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Bill 22 would give some teachers in primary grades $2,500 per student

VANCOUVER — Public-school teachers are being promised financial compensation next year if they have extra-large classes.

A controversial bill now working its way through the legislature would give Grades 4-7 teachers an extra $2,500 a year for every student beyond 30 in their classrooms while secondary school teachers, who teach many courses per day, would receive $312 for every student beyond 30 in their courses, the B.C. Education Ministry told The Vancouver Sun.

Furthermore, the ministry is promising to amend school regulations to require principals to consult with teachers, and teachers to advise principals, on all matters related to classroom organization, including the placement of special-needs students. Those discussions will become “core duties” for principals and teachers, a ministry spokesman said.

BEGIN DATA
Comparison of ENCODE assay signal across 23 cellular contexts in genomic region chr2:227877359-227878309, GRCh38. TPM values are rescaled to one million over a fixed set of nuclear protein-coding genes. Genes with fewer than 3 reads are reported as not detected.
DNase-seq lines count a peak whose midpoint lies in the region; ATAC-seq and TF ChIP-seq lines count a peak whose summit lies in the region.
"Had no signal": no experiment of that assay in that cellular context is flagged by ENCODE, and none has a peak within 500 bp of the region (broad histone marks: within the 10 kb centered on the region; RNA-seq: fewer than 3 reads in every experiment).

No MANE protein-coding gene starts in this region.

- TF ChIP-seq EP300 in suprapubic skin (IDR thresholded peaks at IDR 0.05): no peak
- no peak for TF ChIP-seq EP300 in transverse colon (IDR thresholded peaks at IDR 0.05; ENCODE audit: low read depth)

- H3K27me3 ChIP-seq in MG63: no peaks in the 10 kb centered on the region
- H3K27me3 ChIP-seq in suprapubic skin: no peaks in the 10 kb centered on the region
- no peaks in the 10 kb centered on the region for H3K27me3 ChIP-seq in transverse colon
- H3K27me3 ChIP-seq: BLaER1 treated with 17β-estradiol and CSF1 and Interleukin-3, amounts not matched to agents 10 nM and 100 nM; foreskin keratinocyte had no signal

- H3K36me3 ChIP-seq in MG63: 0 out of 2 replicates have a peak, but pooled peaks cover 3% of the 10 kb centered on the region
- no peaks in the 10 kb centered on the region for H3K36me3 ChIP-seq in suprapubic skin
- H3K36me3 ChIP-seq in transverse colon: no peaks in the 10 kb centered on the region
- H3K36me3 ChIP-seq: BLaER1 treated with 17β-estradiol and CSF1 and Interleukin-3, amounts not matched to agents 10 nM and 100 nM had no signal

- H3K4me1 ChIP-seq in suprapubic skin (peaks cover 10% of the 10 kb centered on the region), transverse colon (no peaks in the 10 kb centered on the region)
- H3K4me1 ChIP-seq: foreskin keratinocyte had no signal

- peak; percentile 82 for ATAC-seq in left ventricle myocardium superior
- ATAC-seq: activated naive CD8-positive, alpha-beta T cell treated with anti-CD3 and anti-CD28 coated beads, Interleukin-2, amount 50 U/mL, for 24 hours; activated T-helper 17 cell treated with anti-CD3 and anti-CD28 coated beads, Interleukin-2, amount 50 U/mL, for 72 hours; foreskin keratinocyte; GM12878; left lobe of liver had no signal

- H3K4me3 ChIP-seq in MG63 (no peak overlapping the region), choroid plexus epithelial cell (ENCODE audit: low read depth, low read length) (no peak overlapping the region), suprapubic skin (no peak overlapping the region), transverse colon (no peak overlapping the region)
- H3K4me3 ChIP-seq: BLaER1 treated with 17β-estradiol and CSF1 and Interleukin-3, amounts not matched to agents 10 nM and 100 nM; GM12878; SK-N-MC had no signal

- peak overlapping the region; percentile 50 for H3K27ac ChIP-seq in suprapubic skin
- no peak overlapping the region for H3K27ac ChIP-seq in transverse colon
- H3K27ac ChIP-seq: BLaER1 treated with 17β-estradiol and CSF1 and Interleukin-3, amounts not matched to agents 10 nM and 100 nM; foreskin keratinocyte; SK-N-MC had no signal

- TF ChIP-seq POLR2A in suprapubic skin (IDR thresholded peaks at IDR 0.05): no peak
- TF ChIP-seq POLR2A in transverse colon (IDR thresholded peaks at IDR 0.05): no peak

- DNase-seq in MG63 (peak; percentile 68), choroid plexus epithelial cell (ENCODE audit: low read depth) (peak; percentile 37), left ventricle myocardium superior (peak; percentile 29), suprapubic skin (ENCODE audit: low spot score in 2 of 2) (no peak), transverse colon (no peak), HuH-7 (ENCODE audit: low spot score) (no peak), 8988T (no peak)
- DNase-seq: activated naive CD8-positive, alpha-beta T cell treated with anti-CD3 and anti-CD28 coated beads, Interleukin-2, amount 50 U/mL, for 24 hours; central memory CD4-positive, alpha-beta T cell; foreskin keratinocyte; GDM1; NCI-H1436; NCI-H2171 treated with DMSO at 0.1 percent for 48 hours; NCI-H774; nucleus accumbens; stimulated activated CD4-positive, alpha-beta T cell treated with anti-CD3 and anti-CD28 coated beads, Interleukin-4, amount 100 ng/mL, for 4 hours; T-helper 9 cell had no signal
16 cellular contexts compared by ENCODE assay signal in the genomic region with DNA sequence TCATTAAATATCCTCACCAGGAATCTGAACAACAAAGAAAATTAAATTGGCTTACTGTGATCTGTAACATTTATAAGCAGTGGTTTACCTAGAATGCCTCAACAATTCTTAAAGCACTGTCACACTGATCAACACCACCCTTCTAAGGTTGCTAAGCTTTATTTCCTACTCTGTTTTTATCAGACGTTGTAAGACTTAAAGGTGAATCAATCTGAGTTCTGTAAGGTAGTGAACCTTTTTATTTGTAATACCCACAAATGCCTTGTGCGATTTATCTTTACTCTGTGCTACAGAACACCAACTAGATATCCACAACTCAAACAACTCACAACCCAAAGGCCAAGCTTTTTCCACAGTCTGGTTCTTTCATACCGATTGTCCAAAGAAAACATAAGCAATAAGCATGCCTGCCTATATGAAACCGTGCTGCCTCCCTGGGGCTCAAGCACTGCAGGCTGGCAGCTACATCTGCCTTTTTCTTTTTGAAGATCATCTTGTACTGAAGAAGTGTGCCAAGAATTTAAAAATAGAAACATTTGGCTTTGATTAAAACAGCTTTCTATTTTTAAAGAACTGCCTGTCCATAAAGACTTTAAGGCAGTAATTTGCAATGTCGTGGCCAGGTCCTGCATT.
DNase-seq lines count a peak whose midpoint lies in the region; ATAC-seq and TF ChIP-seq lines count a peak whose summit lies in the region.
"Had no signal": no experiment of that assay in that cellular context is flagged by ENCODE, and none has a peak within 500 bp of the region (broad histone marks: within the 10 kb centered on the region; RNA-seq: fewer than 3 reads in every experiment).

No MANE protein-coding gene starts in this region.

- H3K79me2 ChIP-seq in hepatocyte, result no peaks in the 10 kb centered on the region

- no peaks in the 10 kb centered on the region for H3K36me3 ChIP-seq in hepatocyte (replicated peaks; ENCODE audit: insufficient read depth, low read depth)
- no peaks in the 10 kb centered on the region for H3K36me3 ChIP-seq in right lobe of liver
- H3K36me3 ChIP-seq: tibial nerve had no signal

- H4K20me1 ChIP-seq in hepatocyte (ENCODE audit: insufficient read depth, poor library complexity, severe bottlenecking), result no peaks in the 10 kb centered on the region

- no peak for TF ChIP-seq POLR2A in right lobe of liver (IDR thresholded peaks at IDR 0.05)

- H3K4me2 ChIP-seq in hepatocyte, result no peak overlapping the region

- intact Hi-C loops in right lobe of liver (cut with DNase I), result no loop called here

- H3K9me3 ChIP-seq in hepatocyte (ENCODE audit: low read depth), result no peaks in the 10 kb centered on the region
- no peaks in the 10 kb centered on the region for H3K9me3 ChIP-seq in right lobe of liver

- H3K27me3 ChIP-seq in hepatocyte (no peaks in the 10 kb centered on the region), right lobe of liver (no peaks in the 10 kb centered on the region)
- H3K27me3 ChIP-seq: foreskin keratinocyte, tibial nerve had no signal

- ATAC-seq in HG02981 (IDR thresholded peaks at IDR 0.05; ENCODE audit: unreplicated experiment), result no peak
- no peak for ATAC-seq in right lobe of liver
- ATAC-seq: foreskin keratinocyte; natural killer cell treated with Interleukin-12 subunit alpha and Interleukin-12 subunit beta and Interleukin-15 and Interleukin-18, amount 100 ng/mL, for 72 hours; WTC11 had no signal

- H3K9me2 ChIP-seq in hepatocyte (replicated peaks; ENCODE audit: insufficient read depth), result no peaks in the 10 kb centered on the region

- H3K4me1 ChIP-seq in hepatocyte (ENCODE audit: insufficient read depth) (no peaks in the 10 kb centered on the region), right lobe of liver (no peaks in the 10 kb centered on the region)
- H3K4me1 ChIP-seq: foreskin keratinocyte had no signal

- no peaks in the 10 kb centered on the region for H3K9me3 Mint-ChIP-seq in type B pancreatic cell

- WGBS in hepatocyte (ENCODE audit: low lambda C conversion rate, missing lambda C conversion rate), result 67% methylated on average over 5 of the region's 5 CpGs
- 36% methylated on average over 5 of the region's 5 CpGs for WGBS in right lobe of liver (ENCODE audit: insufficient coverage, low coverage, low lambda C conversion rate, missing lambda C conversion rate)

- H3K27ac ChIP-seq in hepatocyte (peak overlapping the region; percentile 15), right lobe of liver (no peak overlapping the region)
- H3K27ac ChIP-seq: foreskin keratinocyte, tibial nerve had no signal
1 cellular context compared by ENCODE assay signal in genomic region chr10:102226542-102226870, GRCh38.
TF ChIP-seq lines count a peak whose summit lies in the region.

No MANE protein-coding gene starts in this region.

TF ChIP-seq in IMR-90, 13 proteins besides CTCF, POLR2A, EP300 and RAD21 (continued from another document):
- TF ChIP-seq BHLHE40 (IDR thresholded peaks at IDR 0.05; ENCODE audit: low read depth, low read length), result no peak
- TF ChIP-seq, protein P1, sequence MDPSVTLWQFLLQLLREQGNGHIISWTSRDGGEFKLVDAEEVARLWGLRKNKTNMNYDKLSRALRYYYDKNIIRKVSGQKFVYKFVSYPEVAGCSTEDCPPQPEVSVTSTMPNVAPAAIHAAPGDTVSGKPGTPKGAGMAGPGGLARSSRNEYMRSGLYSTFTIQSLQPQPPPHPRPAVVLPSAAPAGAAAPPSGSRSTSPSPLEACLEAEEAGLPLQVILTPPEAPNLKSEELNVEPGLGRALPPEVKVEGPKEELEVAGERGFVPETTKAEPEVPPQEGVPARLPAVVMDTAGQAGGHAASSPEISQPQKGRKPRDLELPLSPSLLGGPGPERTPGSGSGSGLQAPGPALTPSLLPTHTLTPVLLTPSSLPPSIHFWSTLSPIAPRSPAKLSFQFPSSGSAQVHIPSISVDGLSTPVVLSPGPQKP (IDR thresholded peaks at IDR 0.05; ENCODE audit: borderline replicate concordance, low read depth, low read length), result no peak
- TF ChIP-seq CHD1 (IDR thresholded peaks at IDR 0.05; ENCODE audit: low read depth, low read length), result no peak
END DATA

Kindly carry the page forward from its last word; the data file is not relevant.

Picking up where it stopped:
Teachers in primary grades won’t be eligible for the compensation because their classes will continue to be capped at a maximum of 22 children in kindergarten and 24 students in Grades 1-3.

Teachers for courses such as band and drama, where large student numbers are sometimes desirable, are also not expected to qualify for additional pay.

The ministry says the extra money for teachers would not only compensate them for an added workload but would encourage school administrators to keep classes at 30 students or fewer in order to control costs.

The challenges of large classes with many special-needs students has been a long-standing concern of B.C. teachers, especially since 2002, when the Liberals stripped their union of its right to bargain class size and composition. Last April, the B.C. Supreme Court found the government had violated teachers’ rights and ordered it to remedy the situation within a year.

Read THE VANCOUVER SUN full article here.

By Janet Steffenhagen, Vancouver Sun March 9, 2012

© Copyright (c) The Vancouver Sun

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